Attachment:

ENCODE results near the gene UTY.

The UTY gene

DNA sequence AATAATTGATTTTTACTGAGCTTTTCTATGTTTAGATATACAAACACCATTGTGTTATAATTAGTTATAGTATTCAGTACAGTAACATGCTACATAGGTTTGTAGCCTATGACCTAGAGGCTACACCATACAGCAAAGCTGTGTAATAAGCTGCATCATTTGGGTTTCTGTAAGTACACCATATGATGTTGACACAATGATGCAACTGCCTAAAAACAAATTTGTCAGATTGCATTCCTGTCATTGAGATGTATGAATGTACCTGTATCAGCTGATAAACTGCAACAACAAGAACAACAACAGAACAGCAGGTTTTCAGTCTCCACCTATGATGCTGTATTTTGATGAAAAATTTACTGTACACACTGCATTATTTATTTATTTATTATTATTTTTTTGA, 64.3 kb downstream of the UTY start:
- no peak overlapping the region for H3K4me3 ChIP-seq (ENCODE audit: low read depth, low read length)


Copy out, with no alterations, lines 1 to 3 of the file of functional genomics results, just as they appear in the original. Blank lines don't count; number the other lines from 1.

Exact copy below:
ENCODE results near the gene UTY.

The UTY gene

DNA sequence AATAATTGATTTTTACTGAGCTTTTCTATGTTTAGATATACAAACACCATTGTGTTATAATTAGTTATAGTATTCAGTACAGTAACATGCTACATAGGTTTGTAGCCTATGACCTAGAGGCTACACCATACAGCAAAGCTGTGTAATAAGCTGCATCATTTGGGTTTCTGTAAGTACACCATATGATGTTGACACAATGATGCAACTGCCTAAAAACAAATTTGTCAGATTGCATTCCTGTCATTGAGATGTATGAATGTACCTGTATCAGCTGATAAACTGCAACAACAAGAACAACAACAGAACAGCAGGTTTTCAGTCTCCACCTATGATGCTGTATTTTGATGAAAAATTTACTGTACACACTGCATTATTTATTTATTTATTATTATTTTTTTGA, 64.3 kb downstream of the UTY start: